A National Science Foundation Mid-Scale Research Infrastructure Project


The Global Ocean Biogeochemistry Array is a global robotic network of profiling floats carrying chemical and biological sensors that will revolutionize our understanding of ocean biogeochemical cycles, carbon uptake, acidification, deoxygenation, and ecosystem health.


Data from floats and ships, and tutorials on using the data


Array Status

Current float deployments and future plans


Partnering teachers with scientists to bring research into the classroom


Upcoming events related to the GO-BGC project

Latest News

New $53 million grant to create a world-wide fleet of robotic floats to monitor ocean health

Oct 29, 2020 – The National Science Foundation has approved a $53 million grant to build a global network of chemical and biological sensors that will monitor ocean health around the world.

Upcoming Events

Revolutionizing our understanding of the ocean

Scientists at the Monterey Bay Aquarium Research Institute, the University of Washington, Scripps Institution of Oceanography, Woods Hole Oceanographic Institution, and Princeton University will use this grant to build and deploy 500 robotic ocean-monitoring floats around the globe as part of NSF’s Mid-scale Research Infrastructure-2 program


The GO-BGC Project is a partnership of researchers from many of the major oceanographic institutions in the U.S. who bring experience in oceanographic data collection and analysis and in public engagement on ocean issues.

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“It’s kind of like a mission to Mars, right out in our Bay,” said Jim Birch, a researcher at the MBARI on the collaboration on the @saildrone Surveyor’s development.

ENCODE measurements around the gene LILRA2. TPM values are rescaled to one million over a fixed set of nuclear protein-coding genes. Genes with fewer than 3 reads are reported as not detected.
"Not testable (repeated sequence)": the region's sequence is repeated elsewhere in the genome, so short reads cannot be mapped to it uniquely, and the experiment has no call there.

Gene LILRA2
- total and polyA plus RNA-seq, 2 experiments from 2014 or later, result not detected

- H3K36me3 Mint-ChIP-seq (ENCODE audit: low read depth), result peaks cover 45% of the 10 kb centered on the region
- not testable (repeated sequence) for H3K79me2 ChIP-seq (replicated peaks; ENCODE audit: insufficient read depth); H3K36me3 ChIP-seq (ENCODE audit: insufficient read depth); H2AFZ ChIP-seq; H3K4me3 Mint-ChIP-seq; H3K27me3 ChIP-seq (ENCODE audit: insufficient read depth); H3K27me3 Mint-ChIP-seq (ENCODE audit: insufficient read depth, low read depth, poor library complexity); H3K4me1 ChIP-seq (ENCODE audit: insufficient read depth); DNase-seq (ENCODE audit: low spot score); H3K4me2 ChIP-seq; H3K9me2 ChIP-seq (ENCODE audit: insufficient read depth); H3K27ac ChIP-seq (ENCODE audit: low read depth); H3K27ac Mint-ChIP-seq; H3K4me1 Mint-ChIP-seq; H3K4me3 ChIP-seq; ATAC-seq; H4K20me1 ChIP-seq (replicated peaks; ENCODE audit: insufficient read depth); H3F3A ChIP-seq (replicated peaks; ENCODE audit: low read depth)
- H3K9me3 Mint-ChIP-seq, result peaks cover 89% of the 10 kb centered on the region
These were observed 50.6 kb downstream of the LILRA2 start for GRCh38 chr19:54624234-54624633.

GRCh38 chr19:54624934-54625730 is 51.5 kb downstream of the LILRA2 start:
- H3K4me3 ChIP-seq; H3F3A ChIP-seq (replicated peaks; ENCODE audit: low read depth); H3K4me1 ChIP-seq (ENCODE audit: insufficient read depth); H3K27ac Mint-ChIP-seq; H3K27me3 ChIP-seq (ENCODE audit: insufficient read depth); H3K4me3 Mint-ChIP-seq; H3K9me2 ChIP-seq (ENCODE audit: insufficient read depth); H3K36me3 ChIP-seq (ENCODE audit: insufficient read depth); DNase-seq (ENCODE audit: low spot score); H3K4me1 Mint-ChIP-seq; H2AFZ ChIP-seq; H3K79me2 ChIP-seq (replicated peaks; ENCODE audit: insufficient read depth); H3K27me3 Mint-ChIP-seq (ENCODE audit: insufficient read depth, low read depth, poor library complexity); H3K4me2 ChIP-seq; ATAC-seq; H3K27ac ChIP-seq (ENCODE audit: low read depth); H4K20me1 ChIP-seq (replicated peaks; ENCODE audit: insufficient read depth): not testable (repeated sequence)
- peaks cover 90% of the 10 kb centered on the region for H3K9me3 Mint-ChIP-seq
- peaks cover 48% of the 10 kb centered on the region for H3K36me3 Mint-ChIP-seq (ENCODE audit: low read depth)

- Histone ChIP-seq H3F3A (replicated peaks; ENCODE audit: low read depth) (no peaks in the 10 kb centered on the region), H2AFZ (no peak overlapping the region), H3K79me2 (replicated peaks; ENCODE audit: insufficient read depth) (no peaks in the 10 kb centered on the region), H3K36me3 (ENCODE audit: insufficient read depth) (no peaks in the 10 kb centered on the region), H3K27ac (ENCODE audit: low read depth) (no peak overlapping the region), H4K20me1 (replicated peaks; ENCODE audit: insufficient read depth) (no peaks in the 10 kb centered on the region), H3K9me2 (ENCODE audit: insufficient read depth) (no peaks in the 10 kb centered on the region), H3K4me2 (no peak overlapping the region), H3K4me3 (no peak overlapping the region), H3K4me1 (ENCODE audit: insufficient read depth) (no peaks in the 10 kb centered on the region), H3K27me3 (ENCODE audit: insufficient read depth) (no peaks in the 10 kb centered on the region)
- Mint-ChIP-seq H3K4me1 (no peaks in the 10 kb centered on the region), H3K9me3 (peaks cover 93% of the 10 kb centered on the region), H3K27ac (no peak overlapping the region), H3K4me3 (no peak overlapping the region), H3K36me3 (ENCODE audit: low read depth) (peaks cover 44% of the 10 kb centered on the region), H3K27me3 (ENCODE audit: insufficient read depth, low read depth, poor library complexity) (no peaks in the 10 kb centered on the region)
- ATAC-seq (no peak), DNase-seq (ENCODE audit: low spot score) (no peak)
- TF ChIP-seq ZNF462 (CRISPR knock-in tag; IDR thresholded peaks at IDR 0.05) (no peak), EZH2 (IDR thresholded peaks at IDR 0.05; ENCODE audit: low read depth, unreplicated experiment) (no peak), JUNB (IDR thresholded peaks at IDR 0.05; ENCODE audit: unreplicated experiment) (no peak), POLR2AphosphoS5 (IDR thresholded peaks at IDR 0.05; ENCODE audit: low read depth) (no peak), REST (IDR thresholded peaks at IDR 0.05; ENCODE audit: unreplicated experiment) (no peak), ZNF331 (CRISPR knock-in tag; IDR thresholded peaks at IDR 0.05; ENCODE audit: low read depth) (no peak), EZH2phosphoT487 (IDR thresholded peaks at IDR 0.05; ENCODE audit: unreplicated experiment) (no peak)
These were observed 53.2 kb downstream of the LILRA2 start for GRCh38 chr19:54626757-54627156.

https://www.montereyherald.com/2021/02/27/sailing-without-a-crew-saildrone-aiming-to-replace-manned-ships-on-mapping-expeditions/ @MontereyHerald

Important new @PNASNews study from @USC_earth scientists Emily Zakem and Naomi Levine.


Most of the action involving carbon occurs not in the sky but underfoot & undersea. The Earth’s plants, oceans & mud store 5x more carbon than the atmosphere. https://twitter.com/WilliamJBroad/status/1362018973253070850

William J. Broad@WilliamJBroad

“The ocean is a huge carbon reservoir with the potential to mitigate or enhance global warming.” http://createsend.com/t/j-2E6E7782D5FF68332540EF23F30FEDED

A new study from the San Diego Zoo and UCSC finds that polar bears and narwhals are using up to four times as much energy to survive because of major ice loss in the Arctic: https://www.theguardian.com/world/2021/feb/24/arctic-ice-loss-forces-polar-bears-to-use-four-times-as-much-energy-to-survive-study

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